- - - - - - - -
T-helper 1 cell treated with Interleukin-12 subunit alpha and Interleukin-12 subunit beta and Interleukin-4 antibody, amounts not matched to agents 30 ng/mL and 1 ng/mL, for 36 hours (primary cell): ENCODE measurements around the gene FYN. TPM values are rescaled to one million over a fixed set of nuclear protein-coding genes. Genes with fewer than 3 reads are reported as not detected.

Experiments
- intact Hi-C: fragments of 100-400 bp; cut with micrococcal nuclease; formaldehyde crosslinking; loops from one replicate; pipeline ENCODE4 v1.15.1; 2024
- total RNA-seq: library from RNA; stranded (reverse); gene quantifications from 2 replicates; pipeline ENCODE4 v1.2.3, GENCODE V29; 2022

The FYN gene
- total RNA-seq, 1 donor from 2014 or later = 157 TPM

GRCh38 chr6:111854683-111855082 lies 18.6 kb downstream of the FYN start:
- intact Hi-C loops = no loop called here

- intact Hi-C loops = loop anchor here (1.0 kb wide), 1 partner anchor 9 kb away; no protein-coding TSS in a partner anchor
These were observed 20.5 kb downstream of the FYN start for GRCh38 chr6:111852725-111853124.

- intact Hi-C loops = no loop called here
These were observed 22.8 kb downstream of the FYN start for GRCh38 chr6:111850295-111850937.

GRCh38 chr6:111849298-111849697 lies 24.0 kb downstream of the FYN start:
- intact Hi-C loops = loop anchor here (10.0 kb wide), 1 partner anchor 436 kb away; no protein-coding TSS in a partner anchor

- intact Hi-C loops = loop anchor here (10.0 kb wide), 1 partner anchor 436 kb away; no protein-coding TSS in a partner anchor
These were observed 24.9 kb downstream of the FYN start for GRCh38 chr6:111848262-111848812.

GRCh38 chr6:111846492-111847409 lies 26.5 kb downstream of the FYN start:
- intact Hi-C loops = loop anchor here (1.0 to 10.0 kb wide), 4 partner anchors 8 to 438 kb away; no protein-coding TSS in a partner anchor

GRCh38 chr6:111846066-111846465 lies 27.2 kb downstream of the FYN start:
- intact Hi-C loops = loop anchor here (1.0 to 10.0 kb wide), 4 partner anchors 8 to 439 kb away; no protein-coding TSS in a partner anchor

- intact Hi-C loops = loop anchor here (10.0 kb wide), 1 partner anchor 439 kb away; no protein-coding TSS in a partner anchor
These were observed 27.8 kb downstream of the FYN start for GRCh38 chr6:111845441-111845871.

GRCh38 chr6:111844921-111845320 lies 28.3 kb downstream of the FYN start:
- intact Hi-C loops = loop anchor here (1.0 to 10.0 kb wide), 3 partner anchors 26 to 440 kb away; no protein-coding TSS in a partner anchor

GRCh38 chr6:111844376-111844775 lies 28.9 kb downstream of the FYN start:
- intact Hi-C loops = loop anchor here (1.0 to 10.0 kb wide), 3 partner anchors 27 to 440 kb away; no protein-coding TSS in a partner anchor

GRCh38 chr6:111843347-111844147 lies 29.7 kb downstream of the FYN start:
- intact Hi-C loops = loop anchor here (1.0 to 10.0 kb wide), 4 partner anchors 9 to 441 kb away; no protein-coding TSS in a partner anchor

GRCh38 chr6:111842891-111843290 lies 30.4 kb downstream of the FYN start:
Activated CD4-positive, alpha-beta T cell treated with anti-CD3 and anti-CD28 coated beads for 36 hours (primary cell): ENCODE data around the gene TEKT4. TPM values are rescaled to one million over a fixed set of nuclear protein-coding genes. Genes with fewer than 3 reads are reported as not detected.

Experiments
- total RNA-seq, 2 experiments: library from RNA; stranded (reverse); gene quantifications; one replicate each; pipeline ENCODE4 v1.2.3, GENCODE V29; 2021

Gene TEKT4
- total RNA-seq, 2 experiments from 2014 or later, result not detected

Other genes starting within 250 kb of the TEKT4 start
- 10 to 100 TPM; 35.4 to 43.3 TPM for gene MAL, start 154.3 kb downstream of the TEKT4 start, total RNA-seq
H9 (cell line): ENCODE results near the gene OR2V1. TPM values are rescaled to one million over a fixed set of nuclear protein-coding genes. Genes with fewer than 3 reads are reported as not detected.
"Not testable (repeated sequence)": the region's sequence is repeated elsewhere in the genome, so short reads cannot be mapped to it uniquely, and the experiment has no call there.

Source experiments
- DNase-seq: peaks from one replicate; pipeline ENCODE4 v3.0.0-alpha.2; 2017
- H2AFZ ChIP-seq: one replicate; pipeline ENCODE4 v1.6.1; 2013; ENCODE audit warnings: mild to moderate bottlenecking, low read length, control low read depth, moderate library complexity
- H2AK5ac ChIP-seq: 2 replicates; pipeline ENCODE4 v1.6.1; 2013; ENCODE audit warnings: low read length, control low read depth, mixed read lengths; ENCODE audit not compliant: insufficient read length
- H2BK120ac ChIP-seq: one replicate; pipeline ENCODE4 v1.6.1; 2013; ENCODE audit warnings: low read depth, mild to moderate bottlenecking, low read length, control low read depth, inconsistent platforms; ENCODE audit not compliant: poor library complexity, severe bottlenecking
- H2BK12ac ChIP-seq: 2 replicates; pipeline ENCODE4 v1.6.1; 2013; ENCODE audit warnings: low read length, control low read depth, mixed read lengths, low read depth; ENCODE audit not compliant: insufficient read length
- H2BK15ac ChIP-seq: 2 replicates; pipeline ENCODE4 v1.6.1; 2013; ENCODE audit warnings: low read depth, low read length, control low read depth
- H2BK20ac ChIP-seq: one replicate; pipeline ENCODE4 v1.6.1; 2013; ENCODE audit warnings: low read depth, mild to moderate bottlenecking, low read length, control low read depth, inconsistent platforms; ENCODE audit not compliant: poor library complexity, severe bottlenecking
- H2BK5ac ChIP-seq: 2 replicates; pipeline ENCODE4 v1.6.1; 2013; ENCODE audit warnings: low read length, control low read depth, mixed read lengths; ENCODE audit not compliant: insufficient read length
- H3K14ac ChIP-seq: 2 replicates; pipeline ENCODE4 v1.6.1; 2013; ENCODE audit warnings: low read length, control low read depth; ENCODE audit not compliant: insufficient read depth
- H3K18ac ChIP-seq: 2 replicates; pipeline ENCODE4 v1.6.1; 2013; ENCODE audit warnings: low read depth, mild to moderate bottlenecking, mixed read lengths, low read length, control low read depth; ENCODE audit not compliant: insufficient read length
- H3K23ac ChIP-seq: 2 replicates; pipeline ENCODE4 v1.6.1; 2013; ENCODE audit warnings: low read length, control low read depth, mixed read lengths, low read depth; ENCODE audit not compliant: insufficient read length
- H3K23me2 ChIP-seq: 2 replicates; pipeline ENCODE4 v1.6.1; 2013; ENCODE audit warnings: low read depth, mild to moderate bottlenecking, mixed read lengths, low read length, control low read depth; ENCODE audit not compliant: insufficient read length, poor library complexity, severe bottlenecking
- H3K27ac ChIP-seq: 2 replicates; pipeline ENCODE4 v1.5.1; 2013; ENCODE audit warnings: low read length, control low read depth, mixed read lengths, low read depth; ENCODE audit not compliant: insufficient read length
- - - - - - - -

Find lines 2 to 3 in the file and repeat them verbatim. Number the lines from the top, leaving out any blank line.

Experiments
- intact Hi-C: fragments of 100-400 bp; cut with micrococcal nuclease; formaldehyde crosslinking; loops from one replicate; pipeline ENCODE4 v1.15.1; 2024